Hard Talk Forum
Brewer, Janice K., Richardson, Bill, Americas Quarterly
Should states and local governments have the right to
With the federal government unwilling to secure our border, we are left with little choice.
On April 23, 2010, I signed Senate Bill 1070, the Support Our Law Enforcement and Safe Neighborhoods Act, into law. In my 28 years of public service, I have made a lot of tough calls. But with a federal government unwilling to secure our border for years, Arizona was left with little choice. A nation without borders is like a house without walls.
It is critically important that the impetus for this new law is understood and that those outside Arizona have a clear understanding of the law itself Our neighbor to the south is in a massive battle with well-organized drug cartels. Because of Washington's failure to secure our southern border, Arizona has become the superhighway for illegal drug and human smuggling activity. In December 2008, the U.S. Justice Department said that Mexican gangs are the "biggest organized crime threat to the United States." In 2009, Phoenix had 316 kidnapping cases, turning the city into our nation's kidnapping capital. Almost all of the persons kidnapped were undocumented immigrants or linked to the drug trade.
The same week that I signed the new law, a major drug ring was broken up and Mexican cartel operatives suspected of running 40,000 pounds of marijuana through southern Arizona were indicted.
While drug smuggling is the principal cause of our massive border violence problem, many of the same criminal organizations also smuggle people. Busts of drop houses, where undocumented immigrants are often held for ransom or otherwise severely abused, are not an uncommon occurrence in Arizona neighborhoods.
Today, Arizona has approximately 6,000 prison inmates who are foreign nationals, representing a cost to our state of roughly $150 million per year. Arizona taxpayers are paying for a vast majority of these incarceration expenses because the federal government refuses to pay what it owes. My predecessor as Arizona governor, current Homeland Security Secretary Janet Napolitano, sent numerous requests to the federal government to pay for these prisoners-only to be given the same answer that she and President Barack Obama are now giving Arizona: they will not pay the bill.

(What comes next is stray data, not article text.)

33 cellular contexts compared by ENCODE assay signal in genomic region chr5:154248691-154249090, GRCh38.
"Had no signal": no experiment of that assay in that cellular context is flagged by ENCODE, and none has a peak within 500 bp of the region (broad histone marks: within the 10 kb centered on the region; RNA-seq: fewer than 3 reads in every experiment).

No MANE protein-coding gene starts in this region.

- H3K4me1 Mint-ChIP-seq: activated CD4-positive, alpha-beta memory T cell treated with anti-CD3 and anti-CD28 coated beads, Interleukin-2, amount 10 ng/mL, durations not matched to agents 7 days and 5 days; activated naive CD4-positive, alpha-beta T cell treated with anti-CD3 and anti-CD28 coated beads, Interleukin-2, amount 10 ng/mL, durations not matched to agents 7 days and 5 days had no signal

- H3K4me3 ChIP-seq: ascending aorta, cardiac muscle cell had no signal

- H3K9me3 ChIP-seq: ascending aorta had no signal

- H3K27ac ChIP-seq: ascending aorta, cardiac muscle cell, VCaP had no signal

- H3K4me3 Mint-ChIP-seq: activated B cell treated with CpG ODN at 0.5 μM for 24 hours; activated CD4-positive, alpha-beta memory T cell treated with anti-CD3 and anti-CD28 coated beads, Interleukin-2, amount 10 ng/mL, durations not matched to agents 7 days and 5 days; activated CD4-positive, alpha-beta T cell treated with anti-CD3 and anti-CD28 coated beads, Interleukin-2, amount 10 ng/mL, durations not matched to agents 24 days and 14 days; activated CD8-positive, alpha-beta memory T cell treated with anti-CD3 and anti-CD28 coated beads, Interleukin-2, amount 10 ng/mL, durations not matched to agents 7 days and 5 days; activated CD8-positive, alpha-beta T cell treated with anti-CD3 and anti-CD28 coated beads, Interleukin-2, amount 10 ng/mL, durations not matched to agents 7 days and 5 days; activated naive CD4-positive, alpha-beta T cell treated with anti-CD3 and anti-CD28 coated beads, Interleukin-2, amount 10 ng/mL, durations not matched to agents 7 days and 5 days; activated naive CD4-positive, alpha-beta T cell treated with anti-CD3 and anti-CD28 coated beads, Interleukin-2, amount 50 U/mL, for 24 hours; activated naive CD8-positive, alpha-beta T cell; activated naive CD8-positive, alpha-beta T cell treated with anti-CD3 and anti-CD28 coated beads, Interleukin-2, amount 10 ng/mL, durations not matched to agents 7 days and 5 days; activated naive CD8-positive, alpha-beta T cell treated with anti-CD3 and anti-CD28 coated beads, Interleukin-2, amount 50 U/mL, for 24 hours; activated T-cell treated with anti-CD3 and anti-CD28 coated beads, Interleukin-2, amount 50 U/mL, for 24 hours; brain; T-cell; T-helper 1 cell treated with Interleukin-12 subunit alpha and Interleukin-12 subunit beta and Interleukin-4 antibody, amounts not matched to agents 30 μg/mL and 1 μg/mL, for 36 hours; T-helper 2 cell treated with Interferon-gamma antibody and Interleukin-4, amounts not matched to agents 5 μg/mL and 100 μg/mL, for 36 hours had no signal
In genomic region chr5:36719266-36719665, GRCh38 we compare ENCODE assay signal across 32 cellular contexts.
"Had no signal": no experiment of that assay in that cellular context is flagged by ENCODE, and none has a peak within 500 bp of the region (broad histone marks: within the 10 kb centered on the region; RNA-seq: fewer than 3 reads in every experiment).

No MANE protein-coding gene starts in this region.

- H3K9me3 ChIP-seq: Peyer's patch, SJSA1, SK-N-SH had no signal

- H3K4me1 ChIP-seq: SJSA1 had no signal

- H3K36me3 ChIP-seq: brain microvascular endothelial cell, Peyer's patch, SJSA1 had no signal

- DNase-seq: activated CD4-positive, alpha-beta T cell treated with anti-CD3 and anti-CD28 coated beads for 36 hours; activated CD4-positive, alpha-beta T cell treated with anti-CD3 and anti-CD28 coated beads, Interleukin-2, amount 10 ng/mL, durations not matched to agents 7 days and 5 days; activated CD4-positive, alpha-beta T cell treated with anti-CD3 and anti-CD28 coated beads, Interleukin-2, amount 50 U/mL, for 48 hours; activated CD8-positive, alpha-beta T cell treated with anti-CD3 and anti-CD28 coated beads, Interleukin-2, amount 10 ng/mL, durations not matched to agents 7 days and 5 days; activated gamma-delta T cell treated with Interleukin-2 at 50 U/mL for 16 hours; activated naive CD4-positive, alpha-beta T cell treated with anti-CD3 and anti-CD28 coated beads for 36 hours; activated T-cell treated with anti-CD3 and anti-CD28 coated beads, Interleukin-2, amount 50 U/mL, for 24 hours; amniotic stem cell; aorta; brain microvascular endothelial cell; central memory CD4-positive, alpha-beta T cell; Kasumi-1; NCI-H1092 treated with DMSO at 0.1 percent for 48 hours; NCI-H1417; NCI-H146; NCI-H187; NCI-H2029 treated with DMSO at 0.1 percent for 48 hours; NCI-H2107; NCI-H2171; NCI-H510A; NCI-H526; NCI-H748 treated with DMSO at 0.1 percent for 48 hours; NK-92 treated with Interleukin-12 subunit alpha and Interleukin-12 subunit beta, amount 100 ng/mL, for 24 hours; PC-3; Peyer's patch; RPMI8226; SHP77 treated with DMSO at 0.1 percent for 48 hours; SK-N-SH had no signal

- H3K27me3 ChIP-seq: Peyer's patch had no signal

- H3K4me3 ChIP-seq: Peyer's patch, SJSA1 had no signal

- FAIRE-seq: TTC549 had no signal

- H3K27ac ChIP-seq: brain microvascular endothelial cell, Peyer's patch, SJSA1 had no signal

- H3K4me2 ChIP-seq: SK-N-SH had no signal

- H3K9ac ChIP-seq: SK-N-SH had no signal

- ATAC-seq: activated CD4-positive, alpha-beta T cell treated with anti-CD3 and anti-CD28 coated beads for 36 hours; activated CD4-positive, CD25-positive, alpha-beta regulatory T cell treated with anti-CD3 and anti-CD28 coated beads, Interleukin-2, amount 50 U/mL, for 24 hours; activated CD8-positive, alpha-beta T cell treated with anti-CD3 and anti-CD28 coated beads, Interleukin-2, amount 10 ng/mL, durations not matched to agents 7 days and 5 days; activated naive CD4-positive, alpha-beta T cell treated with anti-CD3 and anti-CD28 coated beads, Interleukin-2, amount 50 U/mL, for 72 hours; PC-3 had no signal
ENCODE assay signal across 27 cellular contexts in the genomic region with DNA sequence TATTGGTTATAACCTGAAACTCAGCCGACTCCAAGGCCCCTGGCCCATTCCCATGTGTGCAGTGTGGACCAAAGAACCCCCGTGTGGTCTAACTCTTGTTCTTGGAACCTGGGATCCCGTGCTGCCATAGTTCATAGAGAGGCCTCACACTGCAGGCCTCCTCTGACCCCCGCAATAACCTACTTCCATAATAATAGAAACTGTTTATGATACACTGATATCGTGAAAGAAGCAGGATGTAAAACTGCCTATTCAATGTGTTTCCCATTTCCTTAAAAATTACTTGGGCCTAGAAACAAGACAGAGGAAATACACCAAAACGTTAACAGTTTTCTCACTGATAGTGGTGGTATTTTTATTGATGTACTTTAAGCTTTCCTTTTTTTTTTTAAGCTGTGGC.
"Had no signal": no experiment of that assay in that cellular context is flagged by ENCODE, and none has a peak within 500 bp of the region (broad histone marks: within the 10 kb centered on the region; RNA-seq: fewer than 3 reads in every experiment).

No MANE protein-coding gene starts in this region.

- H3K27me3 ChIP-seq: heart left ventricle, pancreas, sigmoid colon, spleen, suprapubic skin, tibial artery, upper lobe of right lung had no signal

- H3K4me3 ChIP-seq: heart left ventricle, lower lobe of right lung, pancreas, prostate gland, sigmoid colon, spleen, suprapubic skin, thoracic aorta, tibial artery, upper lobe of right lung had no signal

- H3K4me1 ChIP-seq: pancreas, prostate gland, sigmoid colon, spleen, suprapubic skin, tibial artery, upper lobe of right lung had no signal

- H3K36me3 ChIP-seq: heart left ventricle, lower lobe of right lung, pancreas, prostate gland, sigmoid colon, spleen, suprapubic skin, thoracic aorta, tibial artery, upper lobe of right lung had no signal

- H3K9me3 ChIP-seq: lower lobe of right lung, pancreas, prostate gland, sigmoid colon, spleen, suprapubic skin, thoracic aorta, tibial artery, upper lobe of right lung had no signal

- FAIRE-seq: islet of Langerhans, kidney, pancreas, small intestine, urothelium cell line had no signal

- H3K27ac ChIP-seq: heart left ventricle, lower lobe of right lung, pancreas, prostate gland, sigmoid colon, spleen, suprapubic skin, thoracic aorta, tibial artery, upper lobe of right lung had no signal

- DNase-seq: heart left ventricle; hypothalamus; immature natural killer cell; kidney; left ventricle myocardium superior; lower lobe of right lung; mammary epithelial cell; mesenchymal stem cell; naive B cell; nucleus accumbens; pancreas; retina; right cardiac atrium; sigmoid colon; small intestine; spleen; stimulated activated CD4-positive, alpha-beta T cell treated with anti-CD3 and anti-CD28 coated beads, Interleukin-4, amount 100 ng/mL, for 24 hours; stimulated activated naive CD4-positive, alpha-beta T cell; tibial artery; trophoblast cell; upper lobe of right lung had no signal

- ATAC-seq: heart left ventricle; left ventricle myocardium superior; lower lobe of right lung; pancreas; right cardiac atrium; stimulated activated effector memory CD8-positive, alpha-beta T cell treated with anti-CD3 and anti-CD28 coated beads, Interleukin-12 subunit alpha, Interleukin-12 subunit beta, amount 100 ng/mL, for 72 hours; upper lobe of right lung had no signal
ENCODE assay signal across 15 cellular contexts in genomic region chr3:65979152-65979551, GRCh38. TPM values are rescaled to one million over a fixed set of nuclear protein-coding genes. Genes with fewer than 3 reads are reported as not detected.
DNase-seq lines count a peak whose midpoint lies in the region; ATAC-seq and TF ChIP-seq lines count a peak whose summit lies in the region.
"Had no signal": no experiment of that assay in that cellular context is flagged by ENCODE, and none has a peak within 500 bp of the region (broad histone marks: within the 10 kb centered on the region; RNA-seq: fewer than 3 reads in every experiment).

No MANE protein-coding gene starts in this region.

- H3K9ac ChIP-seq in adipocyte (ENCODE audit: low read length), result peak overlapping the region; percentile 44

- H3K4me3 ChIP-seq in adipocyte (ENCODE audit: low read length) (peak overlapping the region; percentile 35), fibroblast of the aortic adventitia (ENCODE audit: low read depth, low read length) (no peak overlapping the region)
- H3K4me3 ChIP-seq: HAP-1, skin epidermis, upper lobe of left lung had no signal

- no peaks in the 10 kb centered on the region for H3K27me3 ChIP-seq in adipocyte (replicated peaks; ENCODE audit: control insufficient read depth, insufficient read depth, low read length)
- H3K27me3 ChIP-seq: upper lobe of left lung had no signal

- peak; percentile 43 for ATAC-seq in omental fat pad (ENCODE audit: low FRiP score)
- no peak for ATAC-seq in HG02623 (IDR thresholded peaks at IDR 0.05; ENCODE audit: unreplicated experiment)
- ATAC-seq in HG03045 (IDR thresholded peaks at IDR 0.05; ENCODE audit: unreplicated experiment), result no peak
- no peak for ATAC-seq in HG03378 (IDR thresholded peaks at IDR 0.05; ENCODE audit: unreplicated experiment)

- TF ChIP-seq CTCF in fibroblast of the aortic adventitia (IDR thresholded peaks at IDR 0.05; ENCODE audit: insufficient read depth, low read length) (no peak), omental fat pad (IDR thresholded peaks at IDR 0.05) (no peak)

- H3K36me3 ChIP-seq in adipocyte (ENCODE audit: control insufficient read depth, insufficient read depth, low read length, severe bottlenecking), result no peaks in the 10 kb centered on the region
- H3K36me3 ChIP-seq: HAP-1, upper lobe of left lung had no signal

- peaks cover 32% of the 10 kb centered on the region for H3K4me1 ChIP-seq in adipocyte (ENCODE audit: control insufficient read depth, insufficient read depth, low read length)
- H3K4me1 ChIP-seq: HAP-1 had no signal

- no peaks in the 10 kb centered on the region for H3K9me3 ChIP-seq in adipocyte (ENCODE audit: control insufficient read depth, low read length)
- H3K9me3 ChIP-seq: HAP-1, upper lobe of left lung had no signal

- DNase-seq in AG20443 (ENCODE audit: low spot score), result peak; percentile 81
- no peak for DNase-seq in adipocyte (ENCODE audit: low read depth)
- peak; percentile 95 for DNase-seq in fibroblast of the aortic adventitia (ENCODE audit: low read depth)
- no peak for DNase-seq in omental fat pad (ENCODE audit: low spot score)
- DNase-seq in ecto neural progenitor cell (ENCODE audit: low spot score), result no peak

When I signed the legislation, I stated clearly I will not tolerate racial discrimination or racial profiling in Arizona. My administration worked for weeks with legislators to clarify and strengthen SB 1070's civil rights protections. I issued an executive order to implement proper training and enforcement protocols for our police so that the intent of the bill's language could not be misconstrued. Although it is already against the law, the new law undeniably prohibits law enforcement officers from considering race, color or national origin in implementing the new statute.
As committed as I am to protecting our state from crime associated with illegal immigration, I am equally committed to holding law enforcement accountable should this statute ever be misused to violate an individual's rights.
There have been countless distortions, honest omissions, myths, and bad information about Arizona's new law-many, undoubtedly, spread to create fear or mistrust.
So, here are the facts: first, the new Arizona law creates a state penalty to mirror what already is a federal crime. Despite the vile and hate-filled portrayals of proponents of the law as "Nazis"-actions that have been condemned nationally by the Anti-Defamation League-it is already a federal requirement for legal aliens in the U.S. to carry their green card or other immigration document. As anyone who has traveled abroad knows, other nations have similar laws.
Second, contrary to the horror stories being spread around (President Barack Obama, for example, suggested families risk being pulled over while going out for ice cream), law enforcement cannot randomly ask anyone about their immigration status. …